In early 1986, the supervisors embraced that recommendation and tentatively agreed to award Community Defenders Inc. a contract to represent criminal defendants unable to hire their own attorney.


But, in subsequent months, allegations that CDI’s executive director, Alex Landon, had aided a 1972 Chino prison escape were brought forth by Assemblyman Larry Stirling (R-San Diego). The allegations had been investigated at the time and no charges were ever filed against Landon, but a new investigation was opened at Stirling’s urging, and Landon resigned amid the furor.

Withdrew Support

That move, however, was not enough to save CDI’s contract. In May, Supervisor Brian Bilbray abruptly withdrew his support for Community Defenders and a board majority approved formation of the in-house Public Defender’s Office.

Late last week, Stirling sent a telegram to the supervisors that raised questions about the committee interviewing candidates for the public defender job.


“I understand that only one person is being presented to you for consideration for the post of public defender,” Stirling wrote. “That person, as I understand it, was selected by a group which included a former member of the blue-ribbon panel which created the idea of the private community defenders program; an associate of the would-be head of that program (Landon); and a lawyer who worked for several years in the same office with the suggested candidate.”

“That, to me, seems like an unfair process,” Stirling continued. “I would hope that you would interview all the qualified candidates and make your selection on the basis of qualification and not on the intrigue which clouded the decision to form the defenders office initially.”

‘Bad Information’

Bilbray said that none of the allegations raised by Stirling was true. He said Bailey had sent a response to Stirling informing him that the assemblyman was operating on “bad information.”


Stirling could not be reached for comment Wednesday.

Bardsley, who was first interviewed by county supervisors Wednesday morning, said he does not expect the stormy history surrounding San Diego’s indigent defense system to hinder his efforts to build a structure capable of handling an estimated 65,000 criminal cases annually.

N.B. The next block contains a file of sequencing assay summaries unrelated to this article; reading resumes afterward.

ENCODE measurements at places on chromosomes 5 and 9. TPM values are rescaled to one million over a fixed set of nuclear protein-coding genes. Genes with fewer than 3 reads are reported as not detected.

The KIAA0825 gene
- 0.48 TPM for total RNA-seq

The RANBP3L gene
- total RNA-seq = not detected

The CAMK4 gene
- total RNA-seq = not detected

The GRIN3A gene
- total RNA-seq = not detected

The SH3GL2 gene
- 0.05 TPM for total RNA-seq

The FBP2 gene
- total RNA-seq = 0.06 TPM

He said his first priorities will be “putting together a quality staff” and becoming acquainted with judges and attorneys in the community. One particularly important issue for him is the need to pay public defenders a salary equal to their counterparts in the district attorney’s office.

‘Insulting and Demeaning’


“The same work is being done on both sides of the table, and as I expressed to the interview board, I would find it insulting and demeaning to me as a department head if (public defenders) were not treated equally,” Bardsley said. “It’s very important that parity (in salaries) be reached in a reasonable length of time.”

Janssen, the assistant chief administrative officer, said the question of parity will be decided in contract negotiations.

Los Angeles County Public Defender Wilbur F. Littlefield was unavailable for comment Wednesday. His second in command, Asst. Public Defender Eugene A. Moutes, had nothing but praise for Bardsley.

“I can’t say anything but good things about him,” Moutes said. “He was an excellent trial attorney for many, many years . . . and he has been a very able and capable administrator. . . . He will be a direct loss to the Los Angeles Public Defender’s office and a great benefit to San Diego County. He is a very talented person.”


Echoed Comments

David Meyer, bureau chief for central court operations in the Los Angeles office, echoed those comments, calling Bardsley “a very popular fellow who has been given progressively greater positions of responsibility and clearly has won the confidence of the leadership here.

“He’s very experienced and savvy about what the real world is and what the difficulties facing public defenders are, and certainly in today’s mileu, there are a lot of those,” Meyer said.

Times Staff Writer Myrna Oliver contributed to this story.